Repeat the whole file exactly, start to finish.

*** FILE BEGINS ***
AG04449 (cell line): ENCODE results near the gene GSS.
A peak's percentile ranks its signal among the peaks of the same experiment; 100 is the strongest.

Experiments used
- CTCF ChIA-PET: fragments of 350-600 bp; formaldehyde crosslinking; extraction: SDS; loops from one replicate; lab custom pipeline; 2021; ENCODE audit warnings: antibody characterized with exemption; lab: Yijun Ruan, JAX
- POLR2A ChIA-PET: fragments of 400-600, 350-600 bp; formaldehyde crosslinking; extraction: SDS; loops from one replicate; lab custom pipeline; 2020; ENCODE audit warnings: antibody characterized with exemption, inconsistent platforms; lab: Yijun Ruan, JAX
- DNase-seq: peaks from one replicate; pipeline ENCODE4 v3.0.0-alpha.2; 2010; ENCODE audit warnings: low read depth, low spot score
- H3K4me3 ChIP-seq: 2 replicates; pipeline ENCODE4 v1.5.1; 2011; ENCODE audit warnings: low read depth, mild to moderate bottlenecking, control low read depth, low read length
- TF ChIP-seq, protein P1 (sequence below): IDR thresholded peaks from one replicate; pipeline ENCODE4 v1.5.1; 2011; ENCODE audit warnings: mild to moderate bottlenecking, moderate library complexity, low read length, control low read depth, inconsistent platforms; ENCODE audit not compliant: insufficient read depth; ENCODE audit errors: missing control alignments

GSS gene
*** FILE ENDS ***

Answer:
AG04449 (cell line): ENCODE results near the gene GSS.
A peak's percentile ranks its signal among the peaks of the same experiment; 100 is the strongest.

Experiments used
- CTCF ChIA-PET: fragments of 350-600 bp; formaldehyde crosslinking; extraction: SDS; loops from one replicate; lab custom pipeline; 2021; ENCODE audit warnings: antibody characterized with exemption; lab: Yijun Ruan, JAX
- POLR2A ChIA-PET: fragments of 400-600, 350-600 bp; formaldehyde crosslinking; extraction: SDS; loops from one replicate; lab custom pipeline; 2020; ENCODE audit warnings: antibody characterized with exemption, inconsistent platforms; lab: Yijun Ruan, JAX
- DNase-seq: peaks from one replicate; pipeline ENCODE4 v3.0.0-alpha.2; 2010; ENCODE audit warnings: low read depth, low spot score
- H3K4me3 ChIP-seq: 2 replicates; pipeline ENCODE4 v1.5.1; 2011; ENCODE audit warnings: low read depth, mild to moderate bottlenecking, control low read depth, low read length
- TF ChIP-seq, protein P1 (sequence below): IDR thresholded peaks from one replicate; pipeline ENCODE4 v1.5.1; 2011; ENCODE audit warnings: mild to moderate bottlenecking, moderate library complexity, low read length, control low read depth, inconsistent platforms; ENCODE audit not compliant: insufficient read depth; ENCODE audit errors: missing control alignments

GSS gene